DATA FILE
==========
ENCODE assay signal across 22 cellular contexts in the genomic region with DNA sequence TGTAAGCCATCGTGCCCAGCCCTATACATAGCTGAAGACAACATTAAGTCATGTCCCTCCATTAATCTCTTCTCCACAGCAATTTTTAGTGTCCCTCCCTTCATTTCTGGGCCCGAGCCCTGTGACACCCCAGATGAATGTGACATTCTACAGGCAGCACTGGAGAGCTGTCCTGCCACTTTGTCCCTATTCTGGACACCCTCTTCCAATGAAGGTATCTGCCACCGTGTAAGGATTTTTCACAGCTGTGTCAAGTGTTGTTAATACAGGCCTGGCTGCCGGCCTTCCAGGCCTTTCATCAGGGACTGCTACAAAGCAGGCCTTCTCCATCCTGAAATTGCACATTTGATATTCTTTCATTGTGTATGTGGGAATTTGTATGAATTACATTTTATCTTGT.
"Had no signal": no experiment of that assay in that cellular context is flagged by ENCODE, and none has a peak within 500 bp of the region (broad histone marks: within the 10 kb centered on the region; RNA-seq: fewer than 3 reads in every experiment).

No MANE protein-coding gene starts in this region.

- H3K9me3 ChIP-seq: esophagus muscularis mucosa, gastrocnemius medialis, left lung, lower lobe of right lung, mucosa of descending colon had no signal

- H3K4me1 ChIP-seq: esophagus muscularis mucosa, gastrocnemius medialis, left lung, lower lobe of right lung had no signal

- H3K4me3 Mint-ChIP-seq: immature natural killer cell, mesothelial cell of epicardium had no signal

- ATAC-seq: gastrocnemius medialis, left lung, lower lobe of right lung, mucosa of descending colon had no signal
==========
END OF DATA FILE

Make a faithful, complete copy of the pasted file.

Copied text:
ENCODE assay signal across 22 cellular contexts in the genomic region with DNA sequence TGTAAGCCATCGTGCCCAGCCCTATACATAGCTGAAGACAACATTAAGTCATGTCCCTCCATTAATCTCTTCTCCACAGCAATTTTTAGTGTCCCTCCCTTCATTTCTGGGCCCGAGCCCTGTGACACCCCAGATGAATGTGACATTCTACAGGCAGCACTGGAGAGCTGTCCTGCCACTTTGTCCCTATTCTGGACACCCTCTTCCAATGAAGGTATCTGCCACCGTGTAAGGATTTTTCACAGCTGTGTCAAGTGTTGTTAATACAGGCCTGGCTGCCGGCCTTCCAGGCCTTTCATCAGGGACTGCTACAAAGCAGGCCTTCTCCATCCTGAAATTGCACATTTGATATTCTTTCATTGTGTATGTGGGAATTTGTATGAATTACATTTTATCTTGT.
"Had no signal": no experiment of that assay in that cellular context is flagged by ENCODE, and none has a peak within 500 bp of the region (broad histone marks: within the 10 kb centered on the region; RNA-seq: fewer than 3 reads in every experiment).

No MANE protein-coding gene starts in this region.

- H3K9me3 ChIP-seq: esophagus muscularis mucosa, gastrocnemius medialis, left lung, lower lobe of right lung, mucosa of descending colon had no signal

- H3K4me1 ChIP-seq: esophagus muscularis mucosa, gastrocnemius medialis, left lung, lower lobe of right lung had no signal

- H3K4me3 Mint-ChIP-seq: immature natural killer cell, mesothelial cell of epicardium had no signal

- ATAC-seq: gastrocnemius medialis, left lung, lower lobe of right lung, mucosa of descending colon had no signal